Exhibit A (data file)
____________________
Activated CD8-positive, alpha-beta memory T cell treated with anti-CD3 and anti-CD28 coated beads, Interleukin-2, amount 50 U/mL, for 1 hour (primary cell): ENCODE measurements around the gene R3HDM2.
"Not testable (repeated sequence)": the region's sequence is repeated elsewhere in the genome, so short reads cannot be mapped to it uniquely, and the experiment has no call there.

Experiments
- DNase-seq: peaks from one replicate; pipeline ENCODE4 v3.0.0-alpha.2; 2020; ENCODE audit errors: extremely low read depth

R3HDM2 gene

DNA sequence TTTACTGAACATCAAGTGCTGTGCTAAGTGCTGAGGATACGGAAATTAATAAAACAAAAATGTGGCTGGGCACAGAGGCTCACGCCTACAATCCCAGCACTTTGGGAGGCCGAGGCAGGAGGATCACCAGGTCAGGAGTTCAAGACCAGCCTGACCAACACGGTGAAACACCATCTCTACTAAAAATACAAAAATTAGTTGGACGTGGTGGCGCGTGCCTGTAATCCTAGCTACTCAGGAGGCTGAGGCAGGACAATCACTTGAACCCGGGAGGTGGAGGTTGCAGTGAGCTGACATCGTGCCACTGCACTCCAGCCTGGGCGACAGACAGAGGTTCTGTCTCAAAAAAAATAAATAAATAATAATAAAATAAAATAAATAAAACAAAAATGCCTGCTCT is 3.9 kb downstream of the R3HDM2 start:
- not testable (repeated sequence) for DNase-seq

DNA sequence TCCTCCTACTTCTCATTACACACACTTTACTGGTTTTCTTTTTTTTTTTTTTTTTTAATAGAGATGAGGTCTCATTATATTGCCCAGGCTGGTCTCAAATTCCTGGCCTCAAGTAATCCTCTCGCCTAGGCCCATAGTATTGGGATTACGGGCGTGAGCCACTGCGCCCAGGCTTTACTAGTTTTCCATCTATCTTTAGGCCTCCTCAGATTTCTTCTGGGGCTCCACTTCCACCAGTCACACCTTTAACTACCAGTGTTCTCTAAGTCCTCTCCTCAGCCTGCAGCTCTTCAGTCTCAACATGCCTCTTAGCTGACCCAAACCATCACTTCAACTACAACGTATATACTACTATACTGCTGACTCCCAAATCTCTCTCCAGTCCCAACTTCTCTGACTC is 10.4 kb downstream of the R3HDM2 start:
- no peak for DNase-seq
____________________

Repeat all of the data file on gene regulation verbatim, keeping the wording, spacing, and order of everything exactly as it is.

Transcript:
Activated CD8-positive, alpha-beta memory T cell treated with anti-CD3 and anti-CD28 coated beads, Interleukin-2, amount 50 U/mL, for 1 hour (primary cell): ENCODE measurements around the gene R3HDM2.
"Not testable (repeated sequence)": the region's sequence is repeated elsewhere in the genome, so short reads cannot be mapped to it uniquely, and the experiment has no call there.

Experiments
- DNase-seq: peaks from one replicate; pipeline ENCODE4 v3.0.0-alpha.2; 2020; ENCODE audit errors: extremely low read depth

R3HDM2 gene

DNA sequence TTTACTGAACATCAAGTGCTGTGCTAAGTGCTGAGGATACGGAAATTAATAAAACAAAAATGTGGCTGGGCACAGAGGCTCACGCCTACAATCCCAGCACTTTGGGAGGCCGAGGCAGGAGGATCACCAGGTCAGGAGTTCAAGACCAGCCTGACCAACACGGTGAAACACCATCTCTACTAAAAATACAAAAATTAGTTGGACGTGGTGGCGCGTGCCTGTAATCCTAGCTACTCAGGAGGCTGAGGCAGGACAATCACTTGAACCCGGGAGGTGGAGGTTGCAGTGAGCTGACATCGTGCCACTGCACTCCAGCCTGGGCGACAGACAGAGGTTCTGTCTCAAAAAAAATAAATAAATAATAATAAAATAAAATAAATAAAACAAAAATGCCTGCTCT is 3.9 kb downstream of the R3HDM2 start:
- not testable (repeated sequence) for DNase-seq

DNA sequence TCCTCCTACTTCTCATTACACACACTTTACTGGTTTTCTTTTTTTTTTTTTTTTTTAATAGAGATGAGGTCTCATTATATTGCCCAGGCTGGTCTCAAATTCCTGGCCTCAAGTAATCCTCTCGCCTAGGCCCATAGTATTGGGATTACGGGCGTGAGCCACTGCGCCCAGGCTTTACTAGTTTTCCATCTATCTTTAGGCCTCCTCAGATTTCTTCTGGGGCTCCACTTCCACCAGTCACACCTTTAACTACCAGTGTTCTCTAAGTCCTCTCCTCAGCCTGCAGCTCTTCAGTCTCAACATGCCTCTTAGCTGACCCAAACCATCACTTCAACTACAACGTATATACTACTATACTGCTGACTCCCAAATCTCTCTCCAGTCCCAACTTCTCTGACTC is 10.4 kb downstream of the R3HDM2 start:
- no peak for DNase-seq